Children's literature consists of the books, stories, and poems which are enjoyed by children. Modern children's literature is classified in different ways, including by genre or the intended age of the reader: fiction, poetry, biographies, history, fables, legends and fairy tales.
Children's literature has its roots in the stories and songs that adults told their children as an oral tradition. Even since widespread printing, many classic tales were created for adults and have been adapted for a younger audience.
Children's literature by genre:
Genres may be determined by technique, tone, content, or length. The categories or sub-genres are:
- Picture books: Some modern examples:
Abe Lincoln: The boy who loved books by Kay Winters, illustrated by Nancy Carpenter (Simon & Schuster, 2003).
Chicken soup by heart by Esther Hershenhorn, illustrated by Roseanne Litzinger (Simon & Schuster, 2002).
Henry and the buccaneer bunnies by Carolyn Crimi, illustrated by John Manders (Candlewick, 2005).
- Traditional Literature: is also referred to as Folklore or folk Literature. It encompasses the rituals, customs, superstitions, and manners of a particular group that are passed orally or in writing from one generation to the next. It is described as being “a window through which children in today’s world may view cultures of long ago.” The retellings of a tale may differ from the tale due to the oral traditions.
Examples:The Princess and the Pea. Adapted and illustrated by Janet Stevens. A Holiday House Book (1982)The Tortoise and the Hare. Adapted and illustrated by Janet Stevens. Holiday House (1984)
- Fiction, including fantasy, realistic fiction and historical fiction.
The Marshall Plan Workbook: Writing You Novel from Start to Finish by Evan Marshall
Queen Victoria: A Personal History by Christopher Hibbert.
- Biography and autobiography:
Anne Frank: The Diary of a Young Girl by Frank, Anne.
Eleanor Roosevelt: A Life of Discovery by Freedman, Russell.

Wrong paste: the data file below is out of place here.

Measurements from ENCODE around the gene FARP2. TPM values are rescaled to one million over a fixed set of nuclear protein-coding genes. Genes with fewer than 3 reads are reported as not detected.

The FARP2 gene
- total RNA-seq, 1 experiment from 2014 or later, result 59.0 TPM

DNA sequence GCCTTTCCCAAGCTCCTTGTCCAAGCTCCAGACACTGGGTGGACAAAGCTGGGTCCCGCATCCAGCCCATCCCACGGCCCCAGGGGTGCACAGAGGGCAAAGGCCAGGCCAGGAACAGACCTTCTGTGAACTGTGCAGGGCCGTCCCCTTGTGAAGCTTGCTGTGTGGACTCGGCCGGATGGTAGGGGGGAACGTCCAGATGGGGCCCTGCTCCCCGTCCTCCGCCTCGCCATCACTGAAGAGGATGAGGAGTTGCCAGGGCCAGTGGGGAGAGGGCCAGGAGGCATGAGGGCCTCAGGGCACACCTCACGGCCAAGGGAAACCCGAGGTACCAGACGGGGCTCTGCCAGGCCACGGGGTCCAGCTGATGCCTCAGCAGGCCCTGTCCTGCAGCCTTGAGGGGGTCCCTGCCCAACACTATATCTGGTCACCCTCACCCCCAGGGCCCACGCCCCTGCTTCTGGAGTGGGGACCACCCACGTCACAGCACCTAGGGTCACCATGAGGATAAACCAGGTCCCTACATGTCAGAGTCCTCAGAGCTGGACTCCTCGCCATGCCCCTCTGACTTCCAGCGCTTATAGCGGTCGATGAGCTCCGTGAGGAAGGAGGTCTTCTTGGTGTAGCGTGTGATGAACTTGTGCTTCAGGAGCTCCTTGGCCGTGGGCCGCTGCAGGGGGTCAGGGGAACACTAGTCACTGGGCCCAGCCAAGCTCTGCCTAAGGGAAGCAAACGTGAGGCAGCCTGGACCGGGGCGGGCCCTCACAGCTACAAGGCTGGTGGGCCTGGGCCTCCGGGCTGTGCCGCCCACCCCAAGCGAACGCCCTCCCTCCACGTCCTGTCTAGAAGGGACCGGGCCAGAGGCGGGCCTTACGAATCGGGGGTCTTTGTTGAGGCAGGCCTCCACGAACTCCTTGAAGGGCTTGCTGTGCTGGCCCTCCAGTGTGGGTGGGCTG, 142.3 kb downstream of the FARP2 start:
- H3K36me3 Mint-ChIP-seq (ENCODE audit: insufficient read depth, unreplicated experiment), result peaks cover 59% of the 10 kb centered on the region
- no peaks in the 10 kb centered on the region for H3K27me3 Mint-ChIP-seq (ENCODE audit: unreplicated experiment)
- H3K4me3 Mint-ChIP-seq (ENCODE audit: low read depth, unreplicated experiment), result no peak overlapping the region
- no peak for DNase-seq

- Poetry and verse:
A Child's Garden of Verse by Robert Louis Stevenson.
A light in the Attic by Shel Silverstein.
Children's literature by age category:Books for younger children tend to be written in very simple language, use large print, and have many illustrations. Books for older children use increasingly complex language, normal print, and fewer, if any, illustrations.
- Picture books appropriate for pre-readers or ages 0–5.
- Early Reader Books appropriate for children age 5–7. These books are often designed to help a child build his or her reading skills.
- Chapter books appropriate for children ages 7–12.
- Short chapter books, appropriate for children ages 7–9.
- Longer chapter books, appropriate for children ages 9–12.
- Young-adult fiction appropriate for children age 12–18.
"Children’s literature is the early foundation for our imagination, understanding of others, and the way we approach the world"
Cynthia Leitich Smith (1998-2012). Children's Picture Books. [ONLINE] Available at: http://www.cynthialeitichsmith.com/lit_resources/favorites/by_format/pic_books.html. [Last Accessed 28 October 2012].
(). TRADITIONAL LITERATURE. [ONLINE] Available at: http://www.frankserafini.com/Handouts/Units/TradLitUnit.htm. [Last Accessed 28 October 2012].
(2012). Children's literature. [ONLINE] Available at: e.g. http://www.microsoft.com. [Last Accessed 28 October 2012].